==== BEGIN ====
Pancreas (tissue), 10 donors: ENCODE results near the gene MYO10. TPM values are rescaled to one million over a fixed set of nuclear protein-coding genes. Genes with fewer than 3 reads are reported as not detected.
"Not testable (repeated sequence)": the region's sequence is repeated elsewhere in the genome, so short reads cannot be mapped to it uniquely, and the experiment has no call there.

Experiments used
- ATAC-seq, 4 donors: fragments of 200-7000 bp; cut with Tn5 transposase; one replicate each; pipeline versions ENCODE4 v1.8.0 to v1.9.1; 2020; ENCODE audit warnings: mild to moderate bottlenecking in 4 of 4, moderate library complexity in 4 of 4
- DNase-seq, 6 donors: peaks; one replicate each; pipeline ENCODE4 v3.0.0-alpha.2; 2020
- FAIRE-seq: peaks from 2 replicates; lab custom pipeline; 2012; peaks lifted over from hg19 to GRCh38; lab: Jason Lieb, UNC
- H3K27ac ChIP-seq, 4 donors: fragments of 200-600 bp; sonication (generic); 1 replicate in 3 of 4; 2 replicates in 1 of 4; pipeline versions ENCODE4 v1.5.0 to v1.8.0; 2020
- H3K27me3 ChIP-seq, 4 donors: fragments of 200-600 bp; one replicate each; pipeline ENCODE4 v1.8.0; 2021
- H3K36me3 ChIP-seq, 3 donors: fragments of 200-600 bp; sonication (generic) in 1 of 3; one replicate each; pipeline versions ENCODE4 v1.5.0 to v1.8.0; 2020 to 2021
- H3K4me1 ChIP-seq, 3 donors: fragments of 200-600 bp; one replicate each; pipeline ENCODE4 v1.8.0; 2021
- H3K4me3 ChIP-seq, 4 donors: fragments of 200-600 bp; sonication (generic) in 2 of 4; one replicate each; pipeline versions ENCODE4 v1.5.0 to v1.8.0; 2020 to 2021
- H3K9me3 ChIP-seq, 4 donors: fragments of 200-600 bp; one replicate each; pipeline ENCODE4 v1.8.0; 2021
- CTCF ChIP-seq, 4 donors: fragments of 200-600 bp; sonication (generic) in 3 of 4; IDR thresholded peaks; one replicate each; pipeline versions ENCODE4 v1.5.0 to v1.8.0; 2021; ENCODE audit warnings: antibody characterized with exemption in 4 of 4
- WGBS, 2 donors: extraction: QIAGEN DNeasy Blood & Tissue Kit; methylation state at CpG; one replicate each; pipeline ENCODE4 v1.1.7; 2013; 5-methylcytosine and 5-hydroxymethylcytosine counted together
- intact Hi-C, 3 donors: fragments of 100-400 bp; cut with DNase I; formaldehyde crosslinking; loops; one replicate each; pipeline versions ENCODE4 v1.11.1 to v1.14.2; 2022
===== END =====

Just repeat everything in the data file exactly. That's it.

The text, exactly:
Pancreas (tissue), 10 donors: ENCODE results near the gene MYO10. TPM values are rescaled to one million over a fixed set of nuclear protein-coding genes. Genes with fewer than 3 reads are reported as not detected.
"Not testable (repeated sequence)": the region's sequence is repeated elsewhere in the genome, so short reads cannot be mapped to it uniquely, and the experiment has no call there.

Experiments used
- ATAC-seq, 4 donors: fragments of 200-7000 bp; cut with Tn5 transposase; one replicate each; pipeline versions ENCODE4 v1.8.0 to v1.9.1; 2020; ENCODE audit warnings: mild to moderate bottlenecking in 4 of 4, moderate library complexity in 4 of 4
- DNase-seq, 6 donors: peaks; one replicate each; pipeline ENCODE4 v3.0.0-alpha.2; 2020
- FAIRE-seq: peaks from 2 replicates; lab custom pipeline; 2012; peaks lifted over from hg19 to GRCh38; lab: Jason Lieb, UNC
- H3K27ac ChIP-seq, 4 donors: fragments of 200-600 bp; sonication (generic); 1 replicate in 3 of 4; 2 replicates in 1 of 4; pipeline versions ENCODE4 v1.5.0 to v1.8.0; 2020
- H3K27me3 ChIP-seq, 4 donors: fragments of 200-600 bp; one replicate each; pipeline ENCODE4 v1.8.0; 2021
- H3K36me3 ChIP-seq, 3 donors: fragments of 200-600 bp; sonication (generic) in 1 of 3; one replicate each; pipeline versions ENCODE4 v1.5.0 to v1.8.0; 2020 to 2021
- H3K4me1 ChIP-seq, 3 donors: fragments of 200-600 bp; one replicate each; pipeline ENCODE4 v1.8.0; 2021
- H3K4me3 ChIP-seq, 4 donors: fragments of 200-600 bp; sonication (generic) in 2 of 4; one replicate each; pipeline versions ENCODE4 v1.5.0 to v1.8.0; 2020 to 2021
- H3K9me3 ChIP-seq, 4 donors: fragments of 200-600 bp; one replicate each; pipeline ENCODE4 v1.8.0; 2021
- CTCF ChIP-seq, 4 donors: fragments of 200-600 bp; sonication (generic) in 3 of 4; IDR thresholded peaks; one replicate each; pipeline versions ENCODE4 v1.5.0 to v1.8.0; 2021; ENCODE audit warnings: antibody characterized with exemption in 4 of 4
- WGBS, 2 donors: extraction: QIAGEN DNeasy Blood & Tissue Kit; methylation state at CpG; one replicate each; pipeline ENCODE4 v1.1.7; 2013; 5-methylcytosine and 5-hydroxymethylcytosine counted together
- intact Hi-C, 3 donors: fragments of 100-400 bp; cut with DNase I; formaldehyde crosslinking; loops; one replicate each; pipeline versions ENCODE4 v1.11.1 to v1.14.2; 2022